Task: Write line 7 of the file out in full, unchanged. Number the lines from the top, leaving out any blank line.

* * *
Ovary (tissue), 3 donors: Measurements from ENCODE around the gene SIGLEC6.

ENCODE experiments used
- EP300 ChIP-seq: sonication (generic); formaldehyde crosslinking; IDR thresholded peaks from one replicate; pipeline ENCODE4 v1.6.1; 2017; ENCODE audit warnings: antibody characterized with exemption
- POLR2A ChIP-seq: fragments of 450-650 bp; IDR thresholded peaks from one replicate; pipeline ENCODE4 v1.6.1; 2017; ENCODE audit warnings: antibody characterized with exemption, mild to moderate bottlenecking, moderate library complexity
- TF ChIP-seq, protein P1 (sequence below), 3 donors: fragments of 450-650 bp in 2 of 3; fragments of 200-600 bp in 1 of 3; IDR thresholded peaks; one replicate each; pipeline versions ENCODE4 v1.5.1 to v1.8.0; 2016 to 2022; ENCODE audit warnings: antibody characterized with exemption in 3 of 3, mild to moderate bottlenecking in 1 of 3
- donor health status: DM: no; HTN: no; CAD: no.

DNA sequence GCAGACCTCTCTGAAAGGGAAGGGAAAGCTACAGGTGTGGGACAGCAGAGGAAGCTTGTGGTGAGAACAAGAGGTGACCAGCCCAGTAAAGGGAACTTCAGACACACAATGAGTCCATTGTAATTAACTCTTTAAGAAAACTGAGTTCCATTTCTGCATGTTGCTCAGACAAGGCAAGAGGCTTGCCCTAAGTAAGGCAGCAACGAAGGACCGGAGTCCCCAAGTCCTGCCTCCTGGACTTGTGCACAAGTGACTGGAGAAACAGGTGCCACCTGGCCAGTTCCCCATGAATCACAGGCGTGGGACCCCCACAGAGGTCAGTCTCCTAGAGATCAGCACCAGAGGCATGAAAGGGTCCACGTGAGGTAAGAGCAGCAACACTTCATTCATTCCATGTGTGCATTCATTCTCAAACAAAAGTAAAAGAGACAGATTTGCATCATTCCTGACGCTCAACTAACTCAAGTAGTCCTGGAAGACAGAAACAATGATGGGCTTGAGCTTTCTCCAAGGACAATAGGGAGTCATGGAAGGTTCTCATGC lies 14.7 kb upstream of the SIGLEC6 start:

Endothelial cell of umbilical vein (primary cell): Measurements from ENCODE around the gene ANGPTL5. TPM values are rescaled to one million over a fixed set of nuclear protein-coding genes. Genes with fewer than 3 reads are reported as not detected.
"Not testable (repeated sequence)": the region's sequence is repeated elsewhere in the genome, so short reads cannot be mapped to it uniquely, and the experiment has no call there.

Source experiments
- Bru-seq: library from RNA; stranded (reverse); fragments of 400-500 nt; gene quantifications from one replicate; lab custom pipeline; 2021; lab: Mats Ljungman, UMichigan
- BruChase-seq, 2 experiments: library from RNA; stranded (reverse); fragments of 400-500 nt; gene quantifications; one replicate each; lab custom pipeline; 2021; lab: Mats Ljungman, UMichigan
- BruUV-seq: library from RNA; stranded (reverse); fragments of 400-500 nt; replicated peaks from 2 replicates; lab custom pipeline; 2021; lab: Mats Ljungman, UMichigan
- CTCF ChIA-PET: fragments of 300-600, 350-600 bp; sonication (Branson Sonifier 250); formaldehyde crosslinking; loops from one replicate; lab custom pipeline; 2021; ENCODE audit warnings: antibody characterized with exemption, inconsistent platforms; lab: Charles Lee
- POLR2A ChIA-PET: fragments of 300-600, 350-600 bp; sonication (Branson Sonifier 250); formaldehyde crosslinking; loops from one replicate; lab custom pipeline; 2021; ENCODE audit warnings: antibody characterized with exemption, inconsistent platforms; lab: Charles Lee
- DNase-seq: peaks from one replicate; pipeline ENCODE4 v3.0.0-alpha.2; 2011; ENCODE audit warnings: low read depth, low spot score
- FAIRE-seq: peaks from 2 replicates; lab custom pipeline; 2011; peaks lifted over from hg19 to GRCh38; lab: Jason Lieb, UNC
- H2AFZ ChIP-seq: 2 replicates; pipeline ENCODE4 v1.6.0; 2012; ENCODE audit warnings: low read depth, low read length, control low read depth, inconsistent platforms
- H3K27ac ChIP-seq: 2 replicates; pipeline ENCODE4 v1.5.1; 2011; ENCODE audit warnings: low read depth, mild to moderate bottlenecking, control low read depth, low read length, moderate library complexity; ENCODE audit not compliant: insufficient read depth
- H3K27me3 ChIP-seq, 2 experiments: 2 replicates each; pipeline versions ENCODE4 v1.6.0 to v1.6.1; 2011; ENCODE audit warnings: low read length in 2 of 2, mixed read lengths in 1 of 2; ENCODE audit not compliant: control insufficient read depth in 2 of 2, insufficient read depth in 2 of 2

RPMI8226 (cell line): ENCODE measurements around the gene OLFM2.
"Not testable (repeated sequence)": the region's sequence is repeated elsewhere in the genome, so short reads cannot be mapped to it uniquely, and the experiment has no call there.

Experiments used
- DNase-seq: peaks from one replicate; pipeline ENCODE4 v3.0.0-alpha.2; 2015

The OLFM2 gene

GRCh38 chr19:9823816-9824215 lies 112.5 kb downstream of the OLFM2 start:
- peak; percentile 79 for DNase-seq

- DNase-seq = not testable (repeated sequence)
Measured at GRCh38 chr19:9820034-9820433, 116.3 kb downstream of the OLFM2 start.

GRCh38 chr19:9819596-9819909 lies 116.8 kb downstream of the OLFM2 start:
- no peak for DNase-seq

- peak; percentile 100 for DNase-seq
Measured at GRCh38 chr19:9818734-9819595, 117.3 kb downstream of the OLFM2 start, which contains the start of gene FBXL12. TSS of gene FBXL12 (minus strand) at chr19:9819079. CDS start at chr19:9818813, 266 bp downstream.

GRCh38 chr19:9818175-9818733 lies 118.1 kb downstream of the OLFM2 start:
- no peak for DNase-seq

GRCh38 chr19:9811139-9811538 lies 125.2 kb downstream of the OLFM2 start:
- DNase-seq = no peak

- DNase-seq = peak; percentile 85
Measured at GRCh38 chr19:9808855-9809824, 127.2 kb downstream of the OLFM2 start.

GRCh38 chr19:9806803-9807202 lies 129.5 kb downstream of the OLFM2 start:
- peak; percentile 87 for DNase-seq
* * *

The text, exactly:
DNA sequence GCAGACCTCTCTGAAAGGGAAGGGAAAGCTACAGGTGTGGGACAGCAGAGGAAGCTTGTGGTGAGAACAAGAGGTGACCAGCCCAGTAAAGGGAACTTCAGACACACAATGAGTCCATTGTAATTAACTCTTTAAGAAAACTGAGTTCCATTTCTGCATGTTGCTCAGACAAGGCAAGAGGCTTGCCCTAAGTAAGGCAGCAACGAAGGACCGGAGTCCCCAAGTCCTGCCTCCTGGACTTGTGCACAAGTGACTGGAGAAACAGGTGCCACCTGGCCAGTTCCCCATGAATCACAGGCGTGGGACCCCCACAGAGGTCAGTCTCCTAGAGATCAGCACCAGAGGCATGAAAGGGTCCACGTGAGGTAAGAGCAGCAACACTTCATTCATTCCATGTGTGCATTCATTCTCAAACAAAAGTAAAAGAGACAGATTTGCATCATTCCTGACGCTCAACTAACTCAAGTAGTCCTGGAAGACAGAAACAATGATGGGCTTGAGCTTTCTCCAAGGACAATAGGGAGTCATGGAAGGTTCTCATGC lies 14.7 kb upstream of the SIGLEC6 start: